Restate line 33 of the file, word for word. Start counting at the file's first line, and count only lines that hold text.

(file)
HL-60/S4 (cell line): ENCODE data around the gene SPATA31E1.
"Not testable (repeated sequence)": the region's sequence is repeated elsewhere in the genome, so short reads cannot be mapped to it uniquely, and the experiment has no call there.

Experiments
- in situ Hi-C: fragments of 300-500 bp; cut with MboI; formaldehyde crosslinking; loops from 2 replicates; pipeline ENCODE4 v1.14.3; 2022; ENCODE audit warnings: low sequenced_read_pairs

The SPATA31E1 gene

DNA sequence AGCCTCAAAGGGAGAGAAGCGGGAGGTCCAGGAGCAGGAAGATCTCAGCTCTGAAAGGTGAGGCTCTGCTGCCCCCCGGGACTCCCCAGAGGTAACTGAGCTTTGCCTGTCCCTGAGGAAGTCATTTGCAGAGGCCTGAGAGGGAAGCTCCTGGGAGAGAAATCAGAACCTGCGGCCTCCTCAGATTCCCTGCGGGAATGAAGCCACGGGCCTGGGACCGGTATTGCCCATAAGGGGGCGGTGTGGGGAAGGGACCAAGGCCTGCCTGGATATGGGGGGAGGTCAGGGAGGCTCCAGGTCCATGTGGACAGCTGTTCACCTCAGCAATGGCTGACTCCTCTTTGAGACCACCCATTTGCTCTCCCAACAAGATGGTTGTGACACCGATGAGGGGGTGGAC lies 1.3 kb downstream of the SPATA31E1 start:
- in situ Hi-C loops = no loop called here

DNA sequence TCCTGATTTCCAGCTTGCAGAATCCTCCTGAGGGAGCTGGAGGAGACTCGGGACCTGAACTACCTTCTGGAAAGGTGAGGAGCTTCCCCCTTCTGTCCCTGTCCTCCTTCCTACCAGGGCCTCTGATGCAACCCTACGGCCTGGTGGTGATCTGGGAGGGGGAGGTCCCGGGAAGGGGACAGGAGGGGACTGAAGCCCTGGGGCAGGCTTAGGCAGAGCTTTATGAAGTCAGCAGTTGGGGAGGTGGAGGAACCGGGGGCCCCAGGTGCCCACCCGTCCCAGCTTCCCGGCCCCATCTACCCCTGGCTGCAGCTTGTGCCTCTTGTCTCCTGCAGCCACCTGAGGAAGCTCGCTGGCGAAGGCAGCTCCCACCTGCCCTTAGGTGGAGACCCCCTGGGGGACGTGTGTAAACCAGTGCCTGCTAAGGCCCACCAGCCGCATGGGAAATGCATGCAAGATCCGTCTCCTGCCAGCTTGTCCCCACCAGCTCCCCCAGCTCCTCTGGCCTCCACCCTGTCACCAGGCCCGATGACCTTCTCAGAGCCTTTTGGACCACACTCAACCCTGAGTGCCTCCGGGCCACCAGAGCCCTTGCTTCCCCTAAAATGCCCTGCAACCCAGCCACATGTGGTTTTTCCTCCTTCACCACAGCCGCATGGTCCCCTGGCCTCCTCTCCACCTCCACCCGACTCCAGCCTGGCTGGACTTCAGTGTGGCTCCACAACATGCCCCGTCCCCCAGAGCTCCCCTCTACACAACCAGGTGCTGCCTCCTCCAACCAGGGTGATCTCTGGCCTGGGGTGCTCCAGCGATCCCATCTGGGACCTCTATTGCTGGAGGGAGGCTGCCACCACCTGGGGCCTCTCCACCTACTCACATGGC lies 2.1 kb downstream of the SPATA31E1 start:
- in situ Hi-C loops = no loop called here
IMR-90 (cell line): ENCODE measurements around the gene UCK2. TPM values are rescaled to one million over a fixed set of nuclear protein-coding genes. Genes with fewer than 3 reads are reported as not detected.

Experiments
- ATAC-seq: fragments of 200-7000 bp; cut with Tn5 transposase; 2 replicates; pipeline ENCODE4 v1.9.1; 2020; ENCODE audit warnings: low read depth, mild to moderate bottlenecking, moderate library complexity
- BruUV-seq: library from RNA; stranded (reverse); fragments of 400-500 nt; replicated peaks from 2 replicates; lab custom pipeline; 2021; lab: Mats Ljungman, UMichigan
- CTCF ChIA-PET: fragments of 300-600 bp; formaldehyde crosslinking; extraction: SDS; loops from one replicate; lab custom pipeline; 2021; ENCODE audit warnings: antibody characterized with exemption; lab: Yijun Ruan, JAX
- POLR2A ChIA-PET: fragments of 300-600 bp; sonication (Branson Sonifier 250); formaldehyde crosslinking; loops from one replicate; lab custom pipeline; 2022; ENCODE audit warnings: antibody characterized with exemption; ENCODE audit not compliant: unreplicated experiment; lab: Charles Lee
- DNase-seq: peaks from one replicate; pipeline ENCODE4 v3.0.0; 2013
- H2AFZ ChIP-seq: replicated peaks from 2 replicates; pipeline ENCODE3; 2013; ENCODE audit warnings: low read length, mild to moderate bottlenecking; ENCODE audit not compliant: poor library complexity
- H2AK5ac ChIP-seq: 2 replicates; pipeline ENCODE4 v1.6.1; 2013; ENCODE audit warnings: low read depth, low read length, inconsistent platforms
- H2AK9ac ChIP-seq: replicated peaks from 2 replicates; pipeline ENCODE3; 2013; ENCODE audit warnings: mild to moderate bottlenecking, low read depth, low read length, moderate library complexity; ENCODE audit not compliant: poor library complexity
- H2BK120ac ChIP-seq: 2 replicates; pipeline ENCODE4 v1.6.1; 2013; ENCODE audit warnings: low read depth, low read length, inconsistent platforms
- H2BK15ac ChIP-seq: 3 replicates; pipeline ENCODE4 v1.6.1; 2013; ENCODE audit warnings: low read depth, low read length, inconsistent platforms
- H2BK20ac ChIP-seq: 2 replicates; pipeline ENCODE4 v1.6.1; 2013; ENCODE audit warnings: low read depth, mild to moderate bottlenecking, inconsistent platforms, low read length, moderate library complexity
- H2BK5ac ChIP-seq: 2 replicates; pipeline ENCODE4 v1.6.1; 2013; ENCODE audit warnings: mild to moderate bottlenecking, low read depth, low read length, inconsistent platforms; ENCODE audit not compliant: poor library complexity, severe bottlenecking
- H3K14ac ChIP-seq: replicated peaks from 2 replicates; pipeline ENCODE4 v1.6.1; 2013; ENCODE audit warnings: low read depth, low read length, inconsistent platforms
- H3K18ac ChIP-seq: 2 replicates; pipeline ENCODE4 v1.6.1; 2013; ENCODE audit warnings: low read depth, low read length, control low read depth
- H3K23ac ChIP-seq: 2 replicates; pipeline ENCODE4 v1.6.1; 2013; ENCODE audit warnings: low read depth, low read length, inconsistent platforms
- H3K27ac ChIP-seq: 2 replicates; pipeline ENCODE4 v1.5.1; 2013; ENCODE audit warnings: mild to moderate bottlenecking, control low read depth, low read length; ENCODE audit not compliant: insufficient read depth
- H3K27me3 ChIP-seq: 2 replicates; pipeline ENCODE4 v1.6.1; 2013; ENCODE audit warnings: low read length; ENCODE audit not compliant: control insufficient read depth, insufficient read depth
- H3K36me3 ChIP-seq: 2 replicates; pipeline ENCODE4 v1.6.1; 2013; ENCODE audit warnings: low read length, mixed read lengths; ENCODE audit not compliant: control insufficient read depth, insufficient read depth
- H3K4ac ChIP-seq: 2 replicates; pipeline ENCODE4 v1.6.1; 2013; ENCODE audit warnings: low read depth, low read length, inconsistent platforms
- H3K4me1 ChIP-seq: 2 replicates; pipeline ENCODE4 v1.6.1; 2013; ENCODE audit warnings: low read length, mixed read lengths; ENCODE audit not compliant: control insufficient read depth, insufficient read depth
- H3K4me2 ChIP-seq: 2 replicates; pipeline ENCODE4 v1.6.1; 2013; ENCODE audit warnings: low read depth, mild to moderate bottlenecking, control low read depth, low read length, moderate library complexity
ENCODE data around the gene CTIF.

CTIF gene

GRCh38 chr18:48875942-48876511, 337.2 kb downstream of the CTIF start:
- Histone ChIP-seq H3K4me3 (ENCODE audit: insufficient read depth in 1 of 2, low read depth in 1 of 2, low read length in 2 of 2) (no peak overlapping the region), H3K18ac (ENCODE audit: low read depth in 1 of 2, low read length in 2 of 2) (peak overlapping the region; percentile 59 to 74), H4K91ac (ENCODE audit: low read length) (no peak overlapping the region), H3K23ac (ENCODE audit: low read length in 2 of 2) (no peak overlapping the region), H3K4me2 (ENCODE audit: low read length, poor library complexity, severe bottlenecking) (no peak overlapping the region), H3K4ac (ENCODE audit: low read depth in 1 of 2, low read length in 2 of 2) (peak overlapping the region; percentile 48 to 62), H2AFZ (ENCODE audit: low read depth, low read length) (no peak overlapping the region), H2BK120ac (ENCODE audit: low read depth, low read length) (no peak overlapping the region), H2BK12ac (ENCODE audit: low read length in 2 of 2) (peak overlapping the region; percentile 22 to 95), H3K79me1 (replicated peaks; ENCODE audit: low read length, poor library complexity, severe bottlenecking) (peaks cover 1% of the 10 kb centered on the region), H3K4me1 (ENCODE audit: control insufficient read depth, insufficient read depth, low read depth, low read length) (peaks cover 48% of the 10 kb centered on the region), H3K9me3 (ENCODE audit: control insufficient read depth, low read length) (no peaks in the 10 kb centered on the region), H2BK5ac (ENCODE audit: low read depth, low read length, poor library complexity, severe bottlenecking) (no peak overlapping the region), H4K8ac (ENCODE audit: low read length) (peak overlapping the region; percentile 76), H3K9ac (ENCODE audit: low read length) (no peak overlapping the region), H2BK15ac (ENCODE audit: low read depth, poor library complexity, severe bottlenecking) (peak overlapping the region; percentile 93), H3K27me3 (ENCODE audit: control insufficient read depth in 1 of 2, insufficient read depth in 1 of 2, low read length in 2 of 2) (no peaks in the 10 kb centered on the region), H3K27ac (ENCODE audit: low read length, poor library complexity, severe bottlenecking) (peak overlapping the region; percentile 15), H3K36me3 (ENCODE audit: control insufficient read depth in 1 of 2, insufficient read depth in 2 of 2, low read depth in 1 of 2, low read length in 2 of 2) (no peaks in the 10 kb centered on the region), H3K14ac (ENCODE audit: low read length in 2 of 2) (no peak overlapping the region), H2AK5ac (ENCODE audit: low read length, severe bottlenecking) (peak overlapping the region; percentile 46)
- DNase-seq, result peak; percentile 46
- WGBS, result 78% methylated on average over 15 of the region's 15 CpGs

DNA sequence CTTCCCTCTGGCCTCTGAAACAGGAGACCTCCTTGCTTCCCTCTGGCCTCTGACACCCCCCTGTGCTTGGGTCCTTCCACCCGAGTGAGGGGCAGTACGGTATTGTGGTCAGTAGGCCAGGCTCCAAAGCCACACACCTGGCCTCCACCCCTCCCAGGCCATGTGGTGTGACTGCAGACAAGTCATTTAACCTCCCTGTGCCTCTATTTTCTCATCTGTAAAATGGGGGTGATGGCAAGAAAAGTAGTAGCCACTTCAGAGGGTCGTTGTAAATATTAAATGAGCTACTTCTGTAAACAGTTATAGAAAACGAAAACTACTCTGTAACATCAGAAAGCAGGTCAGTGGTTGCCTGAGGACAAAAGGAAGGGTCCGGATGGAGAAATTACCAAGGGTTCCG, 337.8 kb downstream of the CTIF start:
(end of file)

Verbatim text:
ENCODE data around the gene CTIF.